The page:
***

Outside of mafia families, very few people like to think of themselves as thieves. The thought of stealing someone else’s property is abhorrent to most decent folks. Nevertheless, as the tractate opens, our Sages offer a stern and clear warning: Don’t ever think you are immune to the natural human desire to covet what doesn’t belong to you. Undoubtedly, you would never intentionally take something that’s not yours, but sometimes one can fall into the trap of justifications and rationalizations. Your yetzer hara is able to convince you that it’s not a real theft.

In that vein, the Gemara presents two potential scenarios. In the first, you encounter someone who has had the good fortune of some gain that he didn’t labor over—like the lucky individual who wins the lottery. In your mind, he has no better right to it than you do. After all, he didn’t earn it. So, it’s not really stealing because it was never his to begin with. He just chanced upon it. In the second situation, you know that the other customer beat you to the sale. But you insist that you are the rightful purchaser. It’s not theft, you tell yourself, because I’m not actually taking anything away from the other customer. He’ll get his money back from the merchant and he can go and find another, similar item to purchase. No, says the Gemara. Both cases are considered theft, and you must take an oath that your claim to be the first person to the item is the proverbial “truth, the whole truth, and nothing but the truth.”

The story of theft in the pre-Flood generation sounds a little strange, doesn’t it? The Torah tells of a world filled with violence, and then our Sages take pains to describe a marketplace of petty shoplifters. Clearly, they want to impress upon us that nobody thinks of himself as a violent criminal. It certainly doesn’t start out that way. It begins with rationalizations about how it’s not really theft because it’s a meaningless amount that the owner wouldn’t miss. And tragically, it’s downhill all the way after that, because everything can be justified. The Talmud tells of a certain erudite young man who could employ 150 different strategies and proofs to demonstrate that insects are “pure.” And in case you’re still not convinced, ask yourself if you’ve ever driven a few miles over the speed limit because the cops won’t stop you for such an insignificant infraction. Now, ask yourself if that mindset has become so normalized that you find yourself setting your cruise control just a few miles over the speed limit! You see, it’s really not that difficult to convince ourselves that certain rules and boundaries are inconsequential and that in certain circumstances we can cross those lines.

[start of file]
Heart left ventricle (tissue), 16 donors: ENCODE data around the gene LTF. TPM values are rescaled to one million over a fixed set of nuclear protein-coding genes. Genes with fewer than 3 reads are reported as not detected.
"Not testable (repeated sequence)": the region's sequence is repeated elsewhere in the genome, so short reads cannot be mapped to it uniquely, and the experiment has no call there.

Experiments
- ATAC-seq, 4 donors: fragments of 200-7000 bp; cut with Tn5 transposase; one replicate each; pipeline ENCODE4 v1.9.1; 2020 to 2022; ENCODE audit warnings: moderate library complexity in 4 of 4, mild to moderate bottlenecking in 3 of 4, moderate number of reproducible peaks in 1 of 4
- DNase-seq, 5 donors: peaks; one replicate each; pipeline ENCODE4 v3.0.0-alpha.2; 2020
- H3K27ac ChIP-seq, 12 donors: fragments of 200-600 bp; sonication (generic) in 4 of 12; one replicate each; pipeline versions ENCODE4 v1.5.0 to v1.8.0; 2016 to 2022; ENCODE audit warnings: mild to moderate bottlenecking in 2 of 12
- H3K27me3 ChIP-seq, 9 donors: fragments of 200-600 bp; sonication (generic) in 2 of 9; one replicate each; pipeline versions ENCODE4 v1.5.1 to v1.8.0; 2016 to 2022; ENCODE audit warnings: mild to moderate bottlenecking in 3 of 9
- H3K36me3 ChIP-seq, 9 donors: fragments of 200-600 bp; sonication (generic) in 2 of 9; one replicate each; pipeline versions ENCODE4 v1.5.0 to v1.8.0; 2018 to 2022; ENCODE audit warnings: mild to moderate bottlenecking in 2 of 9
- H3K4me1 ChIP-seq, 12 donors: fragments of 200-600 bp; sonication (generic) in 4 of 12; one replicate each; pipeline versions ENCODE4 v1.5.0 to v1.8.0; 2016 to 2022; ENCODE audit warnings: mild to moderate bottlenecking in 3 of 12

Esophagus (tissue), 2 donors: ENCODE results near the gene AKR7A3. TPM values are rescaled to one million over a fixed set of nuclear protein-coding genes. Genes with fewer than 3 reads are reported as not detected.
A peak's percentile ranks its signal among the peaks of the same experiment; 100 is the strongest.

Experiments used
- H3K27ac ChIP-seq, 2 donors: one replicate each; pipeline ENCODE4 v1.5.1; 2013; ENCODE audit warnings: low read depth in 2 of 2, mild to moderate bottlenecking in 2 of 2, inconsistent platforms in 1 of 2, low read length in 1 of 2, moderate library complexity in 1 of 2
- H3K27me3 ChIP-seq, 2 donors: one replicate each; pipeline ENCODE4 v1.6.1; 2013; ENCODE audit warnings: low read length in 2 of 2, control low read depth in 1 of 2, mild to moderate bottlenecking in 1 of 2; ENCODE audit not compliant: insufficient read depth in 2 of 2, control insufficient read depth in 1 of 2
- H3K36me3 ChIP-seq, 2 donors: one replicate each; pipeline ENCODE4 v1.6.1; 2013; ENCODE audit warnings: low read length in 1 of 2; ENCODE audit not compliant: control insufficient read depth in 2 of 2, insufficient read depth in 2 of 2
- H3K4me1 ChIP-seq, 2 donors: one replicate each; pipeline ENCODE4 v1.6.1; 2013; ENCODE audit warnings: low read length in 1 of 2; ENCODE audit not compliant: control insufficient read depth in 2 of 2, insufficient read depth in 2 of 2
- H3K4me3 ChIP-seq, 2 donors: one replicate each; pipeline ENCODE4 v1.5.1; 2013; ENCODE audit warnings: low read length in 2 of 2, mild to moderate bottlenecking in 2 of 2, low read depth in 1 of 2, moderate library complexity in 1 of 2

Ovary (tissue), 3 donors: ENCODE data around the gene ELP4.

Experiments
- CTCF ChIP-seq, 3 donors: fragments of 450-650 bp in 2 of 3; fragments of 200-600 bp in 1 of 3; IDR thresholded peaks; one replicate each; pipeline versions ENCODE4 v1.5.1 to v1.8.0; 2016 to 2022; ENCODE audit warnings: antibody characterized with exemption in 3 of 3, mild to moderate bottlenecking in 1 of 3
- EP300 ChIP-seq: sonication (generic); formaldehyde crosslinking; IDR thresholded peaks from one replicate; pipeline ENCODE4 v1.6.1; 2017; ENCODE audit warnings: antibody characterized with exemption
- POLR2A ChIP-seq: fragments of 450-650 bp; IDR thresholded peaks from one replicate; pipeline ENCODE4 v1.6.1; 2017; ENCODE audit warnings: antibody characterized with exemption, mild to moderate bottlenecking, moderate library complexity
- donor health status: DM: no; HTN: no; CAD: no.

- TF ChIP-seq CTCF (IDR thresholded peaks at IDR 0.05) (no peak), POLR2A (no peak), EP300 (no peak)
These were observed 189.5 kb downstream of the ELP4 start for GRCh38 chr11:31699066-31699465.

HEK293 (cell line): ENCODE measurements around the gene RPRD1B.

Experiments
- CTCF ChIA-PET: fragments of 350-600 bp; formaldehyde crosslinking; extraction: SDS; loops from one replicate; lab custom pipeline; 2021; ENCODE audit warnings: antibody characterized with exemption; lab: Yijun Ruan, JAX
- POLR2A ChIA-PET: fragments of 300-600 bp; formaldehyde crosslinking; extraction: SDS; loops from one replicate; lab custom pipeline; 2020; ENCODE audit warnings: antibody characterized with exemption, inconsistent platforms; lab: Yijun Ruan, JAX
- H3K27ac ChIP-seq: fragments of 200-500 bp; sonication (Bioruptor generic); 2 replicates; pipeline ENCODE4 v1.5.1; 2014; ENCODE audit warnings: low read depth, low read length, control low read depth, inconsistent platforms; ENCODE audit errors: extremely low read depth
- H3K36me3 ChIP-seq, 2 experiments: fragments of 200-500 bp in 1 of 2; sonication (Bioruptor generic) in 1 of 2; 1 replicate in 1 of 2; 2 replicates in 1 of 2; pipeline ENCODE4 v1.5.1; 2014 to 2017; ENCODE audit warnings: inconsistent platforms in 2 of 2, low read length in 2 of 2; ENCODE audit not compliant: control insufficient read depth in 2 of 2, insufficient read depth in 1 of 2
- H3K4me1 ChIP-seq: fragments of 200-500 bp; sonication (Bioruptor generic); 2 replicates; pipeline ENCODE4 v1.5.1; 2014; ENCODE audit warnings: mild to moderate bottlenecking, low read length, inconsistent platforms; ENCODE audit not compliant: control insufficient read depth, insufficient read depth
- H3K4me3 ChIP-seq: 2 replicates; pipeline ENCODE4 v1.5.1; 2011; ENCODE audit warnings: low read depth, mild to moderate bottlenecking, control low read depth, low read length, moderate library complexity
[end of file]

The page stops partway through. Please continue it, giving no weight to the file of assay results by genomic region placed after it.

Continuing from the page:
When we’re dealing with other people’s possessions, we need to be crystal clear on the red lines dividing what’s mine and what’s yours. It’s not okay to take office supplies home for personal use or to use the business credit card for personal expenses. It might not cost anyone anything when you jump the subway turnstile or say that your 13-year-old is only 12 so that he gets the child’s entry rate into the amusement park, but it’s theft, nonetheless.

There’s an anti-Semitic trope that refers to self-inflicted arson to file an insurance claim as “Jewish Lightning.” Thank God, I have never heard of such criminal conduct. Sadly, I have heard of cases where people have exaggerated their insurance claims, seeking greater reimbursement than the damage caused. That, too, is absolutely theft. Somebody has to pay for the money received by these fibbers.

There’s never any need for sticky fingers. Hashem provides your material possessions, and He has already allocated your portion. All you need to do is ask and He will provide. May all your sustenance come directly from the Almighty’s treasure chest!


Rabbi Dr. Daniel Friedman is the author of The Transformative Daf book series. He battles Christian antisemitism and teaches International Relations at Landers.